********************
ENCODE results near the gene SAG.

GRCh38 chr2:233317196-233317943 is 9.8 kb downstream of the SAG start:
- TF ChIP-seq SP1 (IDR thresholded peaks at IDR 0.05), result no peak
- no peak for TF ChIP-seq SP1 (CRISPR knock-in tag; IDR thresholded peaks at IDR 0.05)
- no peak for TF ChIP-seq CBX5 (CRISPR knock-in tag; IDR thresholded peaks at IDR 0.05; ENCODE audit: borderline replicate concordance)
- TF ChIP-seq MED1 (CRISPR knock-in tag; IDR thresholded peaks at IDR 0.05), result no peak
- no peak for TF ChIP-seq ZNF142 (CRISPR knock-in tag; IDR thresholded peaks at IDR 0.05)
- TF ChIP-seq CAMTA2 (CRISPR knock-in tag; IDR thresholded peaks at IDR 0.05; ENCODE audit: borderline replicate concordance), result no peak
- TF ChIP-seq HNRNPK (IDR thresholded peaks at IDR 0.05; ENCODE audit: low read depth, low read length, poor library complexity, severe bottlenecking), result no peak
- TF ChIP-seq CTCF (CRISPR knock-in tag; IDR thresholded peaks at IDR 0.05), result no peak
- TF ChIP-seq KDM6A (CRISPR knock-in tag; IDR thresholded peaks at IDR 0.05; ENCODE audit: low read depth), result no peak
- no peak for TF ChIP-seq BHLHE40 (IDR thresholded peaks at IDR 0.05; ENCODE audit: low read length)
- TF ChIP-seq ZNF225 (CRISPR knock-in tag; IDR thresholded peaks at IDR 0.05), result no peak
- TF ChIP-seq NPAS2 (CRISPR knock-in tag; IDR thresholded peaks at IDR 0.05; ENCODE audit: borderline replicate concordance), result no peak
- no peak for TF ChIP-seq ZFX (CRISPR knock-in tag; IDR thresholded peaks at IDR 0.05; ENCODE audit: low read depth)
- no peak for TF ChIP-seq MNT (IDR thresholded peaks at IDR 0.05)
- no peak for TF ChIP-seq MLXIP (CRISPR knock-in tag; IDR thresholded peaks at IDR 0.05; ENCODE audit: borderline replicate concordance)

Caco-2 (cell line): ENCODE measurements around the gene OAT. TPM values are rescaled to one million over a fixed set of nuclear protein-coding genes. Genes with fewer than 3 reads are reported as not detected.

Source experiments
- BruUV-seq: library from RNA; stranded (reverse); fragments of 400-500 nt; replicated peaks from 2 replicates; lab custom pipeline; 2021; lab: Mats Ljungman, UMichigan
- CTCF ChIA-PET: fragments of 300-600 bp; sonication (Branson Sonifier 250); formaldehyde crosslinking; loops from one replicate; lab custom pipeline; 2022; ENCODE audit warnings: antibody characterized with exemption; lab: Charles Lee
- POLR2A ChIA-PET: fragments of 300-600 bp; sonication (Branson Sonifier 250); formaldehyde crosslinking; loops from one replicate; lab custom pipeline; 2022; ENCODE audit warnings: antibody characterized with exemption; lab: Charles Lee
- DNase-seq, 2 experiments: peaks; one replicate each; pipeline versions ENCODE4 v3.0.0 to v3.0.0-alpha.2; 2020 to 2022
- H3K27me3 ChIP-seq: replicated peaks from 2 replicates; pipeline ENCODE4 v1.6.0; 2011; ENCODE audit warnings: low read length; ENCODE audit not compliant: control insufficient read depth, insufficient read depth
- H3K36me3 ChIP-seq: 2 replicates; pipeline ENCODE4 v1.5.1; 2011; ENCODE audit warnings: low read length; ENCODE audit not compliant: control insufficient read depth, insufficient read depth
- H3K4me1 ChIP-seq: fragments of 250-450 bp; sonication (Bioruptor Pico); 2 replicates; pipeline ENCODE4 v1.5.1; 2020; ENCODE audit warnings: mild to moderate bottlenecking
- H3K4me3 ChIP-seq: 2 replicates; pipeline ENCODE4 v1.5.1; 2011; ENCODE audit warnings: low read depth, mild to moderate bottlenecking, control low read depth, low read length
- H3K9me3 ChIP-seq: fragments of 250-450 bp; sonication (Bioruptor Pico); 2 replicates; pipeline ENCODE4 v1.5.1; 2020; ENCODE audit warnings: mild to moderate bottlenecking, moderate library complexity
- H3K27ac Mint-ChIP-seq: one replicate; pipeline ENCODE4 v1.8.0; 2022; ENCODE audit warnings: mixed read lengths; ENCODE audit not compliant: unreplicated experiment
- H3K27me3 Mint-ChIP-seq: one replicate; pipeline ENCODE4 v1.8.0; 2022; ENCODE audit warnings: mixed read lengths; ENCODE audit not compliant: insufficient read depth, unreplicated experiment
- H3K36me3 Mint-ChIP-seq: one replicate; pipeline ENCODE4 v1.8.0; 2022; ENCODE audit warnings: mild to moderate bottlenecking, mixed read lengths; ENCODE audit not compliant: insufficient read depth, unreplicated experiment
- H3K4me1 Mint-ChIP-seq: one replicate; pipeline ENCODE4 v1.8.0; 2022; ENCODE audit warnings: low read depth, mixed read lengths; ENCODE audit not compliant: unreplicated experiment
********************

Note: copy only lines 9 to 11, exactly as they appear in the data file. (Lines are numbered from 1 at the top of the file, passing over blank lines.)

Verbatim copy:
- TF ChIP-seq HNRNPK (IDR thresholded peaks at IDR 0.05; ENCODE audit: low read depth, low read length, poor library complexity, severe bottlenecking), result no peak
- TF ChIP-seq CTCF (CRISPR knock-in tag; IDR thresholded peaks at IDR 0.05), result no peak
- TF ChIP-seq KDM6A (CRISPR knock-in tag; IDR thresholded peaks at IDR 0.05; ENCODE audit: low read depth), result no peak